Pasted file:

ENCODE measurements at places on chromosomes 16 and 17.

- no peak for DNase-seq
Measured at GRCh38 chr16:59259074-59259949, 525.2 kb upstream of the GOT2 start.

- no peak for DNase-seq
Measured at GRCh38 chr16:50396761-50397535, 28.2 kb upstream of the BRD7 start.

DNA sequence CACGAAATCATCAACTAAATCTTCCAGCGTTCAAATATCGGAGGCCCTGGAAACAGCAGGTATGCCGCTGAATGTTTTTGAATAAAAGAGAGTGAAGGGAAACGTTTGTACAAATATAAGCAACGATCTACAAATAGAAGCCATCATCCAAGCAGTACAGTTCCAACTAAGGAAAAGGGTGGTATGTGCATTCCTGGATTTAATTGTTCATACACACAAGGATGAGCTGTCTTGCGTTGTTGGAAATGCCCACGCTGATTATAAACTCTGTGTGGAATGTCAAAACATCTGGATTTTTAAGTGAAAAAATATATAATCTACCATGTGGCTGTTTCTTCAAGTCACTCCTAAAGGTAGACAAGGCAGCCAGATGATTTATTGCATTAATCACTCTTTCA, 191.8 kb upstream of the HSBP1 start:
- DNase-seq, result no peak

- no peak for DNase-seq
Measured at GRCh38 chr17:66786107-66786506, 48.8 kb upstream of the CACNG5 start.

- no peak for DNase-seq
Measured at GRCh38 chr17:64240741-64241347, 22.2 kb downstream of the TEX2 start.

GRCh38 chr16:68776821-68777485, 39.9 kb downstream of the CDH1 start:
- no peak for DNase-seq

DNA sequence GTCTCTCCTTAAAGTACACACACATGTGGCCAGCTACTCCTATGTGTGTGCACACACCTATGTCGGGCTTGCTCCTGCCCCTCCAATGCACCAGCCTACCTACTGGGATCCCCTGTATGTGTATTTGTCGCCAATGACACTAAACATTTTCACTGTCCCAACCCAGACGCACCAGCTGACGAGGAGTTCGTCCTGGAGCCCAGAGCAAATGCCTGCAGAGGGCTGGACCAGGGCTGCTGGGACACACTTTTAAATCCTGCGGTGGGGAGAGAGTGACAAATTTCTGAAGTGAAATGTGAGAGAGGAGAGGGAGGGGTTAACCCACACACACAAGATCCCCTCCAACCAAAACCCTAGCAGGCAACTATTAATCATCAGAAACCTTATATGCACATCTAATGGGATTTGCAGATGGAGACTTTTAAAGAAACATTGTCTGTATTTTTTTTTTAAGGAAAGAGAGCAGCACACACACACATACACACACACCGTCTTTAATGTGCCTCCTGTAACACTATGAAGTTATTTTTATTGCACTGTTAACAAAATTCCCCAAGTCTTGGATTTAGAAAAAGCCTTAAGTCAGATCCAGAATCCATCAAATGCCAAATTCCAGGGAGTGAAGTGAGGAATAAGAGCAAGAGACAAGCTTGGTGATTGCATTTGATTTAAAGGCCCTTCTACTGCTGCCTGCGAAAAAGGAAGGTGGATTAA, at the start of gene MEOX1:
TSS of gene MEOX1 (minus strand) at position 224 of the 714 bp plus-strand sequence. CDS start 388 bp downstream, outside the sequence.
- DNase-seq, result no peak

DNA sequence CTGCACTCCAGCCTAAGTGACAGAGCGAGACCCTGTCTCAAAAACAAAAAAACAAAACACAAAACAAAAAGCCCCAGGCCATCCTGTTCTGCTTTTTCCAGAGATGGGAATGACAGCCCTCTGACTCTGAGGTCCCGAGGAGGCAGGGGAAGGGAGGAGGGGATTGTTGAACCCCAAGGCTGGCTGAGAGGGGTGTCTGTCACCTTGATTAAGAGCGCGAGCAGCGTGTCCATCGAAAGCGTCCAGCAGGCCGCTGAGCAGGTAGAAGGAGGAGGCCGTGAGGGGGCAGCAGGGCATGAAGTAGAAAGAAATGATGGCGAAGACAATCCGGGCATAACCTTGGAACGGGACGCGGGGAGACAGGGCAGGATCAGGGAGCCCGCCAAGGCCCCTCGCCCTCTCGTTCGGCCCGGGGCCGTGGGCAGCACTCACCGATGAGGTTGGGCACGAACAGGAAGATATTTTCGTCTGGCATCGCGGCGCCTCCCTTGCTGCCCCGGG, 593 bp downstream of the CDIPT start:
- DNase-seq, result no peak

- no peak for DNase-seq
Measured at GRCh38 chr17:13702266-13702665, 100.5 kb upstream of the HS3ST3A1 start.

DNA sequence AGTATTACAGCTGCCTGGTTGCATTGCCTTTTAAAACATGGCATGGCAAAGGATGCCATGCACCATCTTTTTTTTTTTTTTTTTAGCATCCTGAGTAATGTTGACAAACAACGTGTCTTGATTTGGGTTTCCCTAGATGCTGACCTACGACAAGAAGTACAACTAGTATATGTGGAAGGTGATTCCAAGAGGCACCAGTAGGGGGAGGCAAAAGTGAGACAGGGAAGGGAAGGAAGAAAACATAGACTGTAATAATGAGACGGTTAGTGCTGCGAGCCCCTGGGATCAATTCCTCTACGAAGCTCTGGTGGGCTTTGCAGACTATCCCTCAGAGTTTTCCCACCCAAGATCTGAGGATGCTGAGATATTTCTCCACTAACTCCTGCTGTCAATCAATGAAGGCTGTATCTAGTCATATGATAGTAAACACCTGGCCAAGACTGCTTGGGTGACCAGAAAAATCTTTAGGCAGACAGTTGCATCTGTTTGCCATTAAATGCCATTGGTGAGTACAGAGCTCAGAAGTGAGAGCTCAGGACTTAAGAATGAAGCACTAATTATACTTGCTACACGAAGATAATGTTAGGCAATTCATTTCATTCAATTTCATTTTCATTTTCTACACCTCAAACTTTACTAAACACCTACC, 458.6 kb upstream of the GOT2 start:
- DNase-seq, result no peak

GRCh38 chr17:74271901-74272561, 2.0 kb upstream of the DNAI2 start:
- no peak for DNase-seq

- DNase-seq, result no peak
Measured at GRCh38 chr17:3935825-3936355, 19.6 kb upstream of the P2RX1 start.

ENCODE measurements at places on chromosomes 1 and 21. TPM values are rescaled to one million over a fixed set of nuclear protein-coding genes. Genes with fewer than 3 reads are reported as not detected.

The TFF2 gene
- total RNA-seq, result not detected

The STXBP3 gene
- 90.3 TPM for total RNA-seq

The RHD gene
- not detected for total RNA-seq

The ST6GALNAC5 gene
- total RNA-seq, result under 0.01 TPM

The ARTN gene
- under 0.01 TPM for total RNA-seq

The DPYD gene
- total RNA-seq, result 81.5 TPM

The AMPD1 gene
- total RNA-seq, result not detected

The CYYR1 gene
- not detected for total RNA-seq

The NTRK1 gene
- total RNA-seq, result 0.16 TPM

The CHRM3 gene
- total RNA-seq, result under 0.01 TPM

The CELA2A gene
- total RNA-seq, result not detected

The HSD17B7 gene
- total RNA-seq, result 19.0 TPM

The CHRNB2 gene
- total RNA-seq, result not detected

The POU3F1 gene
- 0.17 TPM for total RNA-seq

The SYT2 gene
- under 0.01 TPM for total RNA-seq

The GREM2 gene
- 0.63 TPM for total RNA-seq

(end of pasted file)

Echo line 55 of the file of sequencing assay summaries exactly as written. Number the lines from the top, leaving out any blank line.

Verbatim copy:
- 0.17 TPM for total RNA-seq